BCA Environment Award 2011 – 2012

by paulcrosland on March 17, 2012

At the Annual General Meeting, the Chairman of ther Town Amenities Sub-committee, Paul Crosland, described the fifteen contenders for the Environment Award for 2011-12. The Sub-committee had concluded that none of those short-listed warranted ther award of a plaque, however two merited a commendation. These were:-

The Nash Harris Building, a large red brick extension at the rear and side of the old School, containing the new kitchens and dining hall as well as a new ecumenical Chapel, some classrooms and laboratories. The new building utilises its site well, with every space possible used effectively, without spoiling the inner courtyard. Much needed staff car parking is provided at the rear. The building is well-designed, simple, and effective. It also, blends well with the old building. The double height dining hall has substantial glazed areas overlooking the courtyard and this makes a pleasant backdrop to that area. The projecting oval-shaped end wall of the Chapel, reminiscent of the Media Stand at Lord’s Cricket Ground, makes a statement of its different function very neatly and the rear elevation simply expresses the classrooms within. The distinctive metal surrounds to the doorways are another interesting feature which contrast with the traditional brickwork. The only downside we found was the rather dull roofscape, which serves to emphasise the bulk of the new extension when viewed from an elevated position on Kings Road.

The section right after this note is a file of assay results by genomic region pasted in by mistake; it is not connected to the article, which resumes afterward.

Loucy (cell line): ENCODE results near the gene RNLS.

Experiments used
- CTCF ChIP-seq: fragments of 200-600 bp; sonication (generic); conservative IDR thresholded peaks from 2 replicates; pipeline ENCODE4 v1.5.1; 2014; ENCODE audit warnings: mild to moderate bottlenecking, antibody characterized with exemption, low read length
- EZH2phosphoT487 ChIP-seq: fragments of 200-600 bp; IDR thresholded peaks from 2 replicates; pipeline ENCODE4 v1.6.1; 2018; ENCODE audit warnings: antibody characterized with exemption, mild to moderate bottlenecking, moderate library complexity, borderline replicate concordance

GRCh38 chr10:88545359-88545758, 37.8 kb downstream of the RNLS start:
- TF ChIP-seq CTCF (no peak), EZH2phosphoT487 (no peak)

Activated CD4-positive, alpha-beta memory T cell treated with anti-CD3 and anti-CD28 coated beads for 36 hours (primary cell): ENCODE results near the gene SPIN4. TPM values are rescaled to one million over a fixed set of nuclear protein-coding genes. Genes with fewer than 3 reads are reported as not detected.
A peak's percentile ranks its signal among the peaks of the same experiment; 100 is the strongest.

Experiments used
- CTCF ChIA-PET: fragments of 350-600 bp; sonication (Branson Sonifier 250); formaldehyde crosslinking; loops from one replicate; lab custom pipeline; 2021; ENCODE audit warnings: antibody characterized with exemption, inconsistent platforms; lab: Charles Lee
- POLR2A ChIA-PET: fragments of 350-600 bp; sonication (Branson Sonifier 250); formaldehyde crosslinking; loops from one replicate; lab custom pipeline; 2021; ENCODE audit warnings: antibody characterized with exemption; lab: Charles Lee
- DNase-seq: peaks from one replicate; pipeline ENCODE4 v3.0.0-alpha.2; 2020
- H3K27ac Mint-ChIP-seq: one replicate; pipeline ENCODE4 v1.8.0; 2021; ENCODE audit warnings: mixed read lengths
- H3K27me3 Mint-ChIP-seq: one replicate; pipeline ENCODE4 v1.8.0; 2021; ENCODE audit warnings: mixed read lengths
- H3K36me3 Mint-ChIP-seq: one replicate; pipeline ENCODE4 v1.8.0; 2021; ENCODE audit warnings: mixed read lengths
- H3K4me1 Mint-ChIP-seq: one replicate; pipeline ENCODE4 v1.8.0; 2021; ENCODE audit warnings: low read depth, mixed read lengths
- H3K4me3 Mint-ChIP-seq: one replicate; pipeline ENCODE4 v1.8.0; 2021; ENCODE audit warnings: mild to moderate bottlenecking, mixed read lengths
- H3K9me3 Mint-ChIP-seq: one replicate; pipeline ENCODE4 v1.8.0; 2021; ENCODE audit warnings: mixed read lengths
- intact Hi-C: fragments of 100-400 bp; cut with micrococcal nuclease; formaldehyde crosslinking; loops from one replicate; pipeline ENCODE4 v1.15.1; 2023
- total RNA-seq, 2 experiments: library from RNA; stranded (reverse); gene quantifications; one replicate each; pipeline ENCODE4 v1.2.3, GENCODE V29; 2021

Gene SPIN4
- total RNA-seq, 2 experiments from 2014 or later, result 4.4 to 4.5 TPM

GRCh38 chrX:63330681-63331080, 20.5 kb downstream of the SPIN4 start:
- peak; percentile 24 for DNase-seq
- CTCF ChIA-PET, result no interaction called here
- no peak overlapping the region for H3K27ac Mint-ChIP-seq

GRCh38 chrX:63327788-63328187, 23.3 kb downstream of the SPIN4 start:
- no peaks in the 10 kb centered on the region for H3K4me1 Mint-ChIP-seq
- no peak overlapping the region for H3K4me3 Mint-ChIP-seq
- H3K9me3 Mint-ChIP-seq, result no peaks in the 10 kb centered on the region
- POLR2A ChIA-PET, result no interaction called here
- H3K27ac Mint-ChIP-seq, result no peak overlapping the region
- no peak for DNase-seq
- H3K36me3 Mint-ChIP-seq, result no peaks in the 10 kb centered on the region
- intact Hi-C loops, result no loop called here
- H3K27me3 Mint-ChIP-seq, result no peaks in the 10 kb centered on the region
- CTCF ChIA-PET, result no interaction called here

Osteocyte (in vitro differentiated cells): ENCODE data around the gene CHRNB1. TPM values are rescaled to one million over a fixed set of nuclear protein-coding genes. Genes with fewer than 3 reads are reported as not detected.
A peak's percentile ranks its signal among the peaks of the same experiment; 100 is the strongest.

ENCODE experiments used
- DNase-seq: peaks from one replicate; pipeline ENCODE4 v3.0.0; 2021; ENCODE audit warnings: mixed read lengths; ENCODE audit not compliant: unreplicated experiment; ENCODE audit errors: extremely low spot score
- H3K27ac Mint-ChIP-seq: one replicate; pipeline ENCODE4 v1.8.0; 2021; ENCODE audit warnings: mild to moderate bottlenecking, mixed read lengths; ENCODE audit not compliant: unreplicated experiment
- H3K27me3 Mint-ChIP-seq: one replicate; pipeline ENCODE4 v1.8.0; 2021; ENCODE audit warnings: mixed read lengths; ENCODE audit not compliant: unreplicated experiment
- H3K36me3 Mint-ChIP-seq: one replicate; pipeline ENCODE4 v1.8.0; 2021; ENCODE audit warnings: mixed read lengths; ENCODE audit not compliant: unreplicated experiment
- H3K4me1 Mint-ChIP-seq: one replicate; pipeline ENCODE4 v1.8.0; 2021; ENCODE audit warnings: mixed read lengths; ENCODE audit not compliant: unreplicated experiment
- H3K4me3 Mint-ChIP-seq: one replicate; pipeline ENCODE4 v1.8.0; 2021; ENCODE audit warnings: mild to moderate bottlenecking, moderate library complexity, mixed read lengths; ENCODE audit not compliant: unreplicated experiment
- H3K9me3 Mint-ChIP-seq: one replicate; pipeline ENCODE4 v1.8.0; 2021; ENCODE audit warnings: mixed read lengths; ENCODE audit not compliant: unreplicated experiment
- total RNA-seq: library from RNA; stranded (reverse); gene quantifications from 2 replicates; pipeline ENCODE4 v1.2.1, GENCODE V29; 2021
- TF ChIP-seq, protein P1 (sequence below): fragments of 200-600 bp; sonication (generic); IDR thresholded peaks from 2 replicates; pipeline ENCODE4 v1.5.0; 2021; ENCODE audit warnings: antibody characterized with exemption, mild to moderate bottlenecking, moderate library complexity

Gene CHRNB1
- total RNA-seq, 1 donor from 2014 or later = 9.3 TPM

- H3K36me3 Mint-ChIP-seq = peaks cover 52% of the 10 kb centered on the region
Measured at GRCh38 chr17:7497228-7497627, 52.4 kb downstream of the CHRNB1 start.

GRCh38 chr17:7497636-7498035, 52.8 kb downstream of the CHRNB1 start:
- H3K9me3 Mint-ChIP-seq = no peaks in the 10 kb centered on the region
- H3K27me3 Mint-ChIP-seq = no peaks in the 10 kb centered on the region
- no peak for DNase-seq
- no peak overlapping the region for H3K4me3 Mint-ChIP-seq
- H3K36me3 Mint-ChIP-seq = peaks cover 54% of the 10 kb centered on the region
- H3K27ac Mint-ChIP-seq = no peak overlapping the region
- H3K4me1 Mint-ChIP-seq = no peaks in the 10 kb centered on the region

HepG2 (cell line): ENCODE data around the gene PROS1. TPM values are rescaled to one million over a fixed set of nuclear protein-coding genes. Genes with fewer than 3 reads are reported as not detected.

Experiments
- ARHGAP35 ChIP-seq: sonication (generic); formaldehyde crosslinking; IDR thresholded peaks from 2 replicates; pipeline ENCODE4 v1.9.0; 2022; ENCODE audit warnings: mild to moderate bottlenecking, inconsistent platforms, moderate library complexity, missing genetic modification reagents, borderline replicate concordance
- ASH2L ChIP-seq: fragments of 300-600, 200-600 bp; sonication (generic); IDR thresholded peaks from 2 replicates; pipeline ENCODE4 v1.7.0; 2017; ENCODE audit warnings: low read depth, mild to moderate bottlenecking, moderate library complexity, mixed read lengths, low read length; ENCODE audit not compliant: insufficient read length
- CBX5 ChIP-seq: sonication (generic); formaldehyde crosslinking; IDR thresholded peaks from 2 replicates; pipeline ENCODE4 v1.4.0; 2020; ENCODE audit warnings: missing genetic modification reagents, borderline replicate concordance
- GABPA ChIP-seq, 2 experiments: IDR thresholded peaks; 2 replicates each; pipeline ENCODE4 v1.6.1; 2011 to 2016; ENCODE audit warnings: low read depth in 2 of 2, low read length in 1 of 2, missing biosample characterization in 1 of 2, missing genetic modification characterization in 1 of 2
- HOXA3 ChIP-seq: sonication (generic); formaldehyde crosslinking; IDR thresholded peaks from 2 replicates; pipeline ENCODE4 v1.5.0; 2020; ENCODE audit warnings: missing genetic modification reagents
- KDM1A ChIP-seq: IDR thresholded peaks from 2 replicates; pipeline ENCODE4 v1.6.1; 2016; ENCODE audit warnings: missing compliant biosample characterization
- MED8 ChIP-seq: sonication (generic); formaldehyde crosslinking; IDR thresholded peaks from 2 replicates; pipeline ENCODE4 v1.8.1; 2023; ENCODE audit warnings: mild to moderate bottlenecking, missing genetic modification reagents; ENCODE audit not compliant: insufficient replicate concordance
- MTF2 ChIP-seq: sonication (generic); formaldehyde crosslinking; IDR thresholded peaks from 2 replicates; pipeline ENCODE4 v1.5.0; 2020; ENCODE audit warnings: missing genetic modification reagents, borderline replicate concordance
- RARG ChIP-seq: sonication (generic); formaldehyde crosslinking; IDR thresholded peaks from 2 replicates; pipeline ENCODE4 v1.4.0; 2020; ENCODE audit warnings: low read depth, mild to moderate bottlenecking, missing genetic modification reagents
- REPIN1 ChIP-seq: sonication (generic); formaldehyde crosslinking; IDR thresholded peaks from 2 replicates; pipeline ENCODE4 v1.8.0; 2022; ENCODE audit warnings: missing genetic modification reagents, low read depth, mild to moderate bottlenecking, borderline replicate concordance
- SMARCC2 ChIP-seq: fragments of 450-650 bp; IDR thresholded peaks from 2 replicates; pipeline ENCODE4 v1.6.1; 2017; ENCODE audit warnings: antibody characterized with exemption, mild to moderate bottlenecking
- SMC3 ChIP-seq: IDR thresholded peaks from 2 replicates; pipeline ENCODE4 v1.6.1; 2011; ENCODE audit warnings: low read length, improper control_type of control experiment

New Manor Croft, on the site of the old day centre on Manor Street. The development of fourteen homes of various sizes has made really good use of the site. The houses fit well into the Conservation area, and all has been detailed to this end. The buildings are nicely set around the central space, where there are enough green flower beds to offset the paving.  Two of the original large trees have been carefully preserved to fill the space with green, a special touch !  The car parking spaces have been subtly marked out by using darker paving blocks outlined in red. The road is light and dark red paving  matching the red-brick ‘soldier’ course over the window lintols, and around the arched porches. The houses themselves –  yellow facing bricks with red details, grey slate roofs and white windows in Victorian proportions seem to be well settled already, and a fitting addition to the Conservation area. There has been good attention to detail – I particularly liked the recessed lights within the porches – and there are interesting variations on the theme. Almost every house has a glazed conservatory at the rear, letting light into the living space.

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